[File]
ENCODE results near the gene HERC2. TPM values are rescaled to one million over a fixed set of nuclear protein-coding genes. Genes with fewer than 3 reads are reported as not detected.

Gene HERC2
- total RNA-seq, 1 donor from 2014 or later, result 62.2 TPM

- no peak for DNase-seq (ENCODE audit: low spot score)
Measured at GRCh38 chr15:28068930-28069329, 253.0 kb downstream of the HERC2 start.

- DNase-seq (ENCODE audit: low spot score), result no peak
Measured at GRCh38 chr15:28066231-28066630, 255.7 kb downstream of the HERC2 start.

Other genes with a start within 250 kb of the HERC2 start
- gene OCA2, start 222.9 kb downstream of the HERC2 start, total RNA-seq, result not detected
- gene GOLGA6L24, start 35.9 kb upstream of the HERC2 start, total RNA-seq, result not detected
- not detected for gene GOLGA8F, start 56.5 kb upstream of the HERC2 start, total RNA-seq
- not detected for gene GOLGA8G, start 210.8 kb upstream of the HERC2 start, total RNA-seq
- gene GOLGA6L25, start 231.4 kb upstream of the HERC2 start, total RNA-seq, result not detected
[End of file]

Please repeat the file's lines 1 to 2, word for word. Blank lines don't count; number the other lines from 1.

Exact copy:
ENCODE results near the gene HERC2. TPM values are rescaled to one million over a fixed set of nuclear protein-coding genes. Genes with fewer than 3 reads are reported as not detected.

Gene HERC2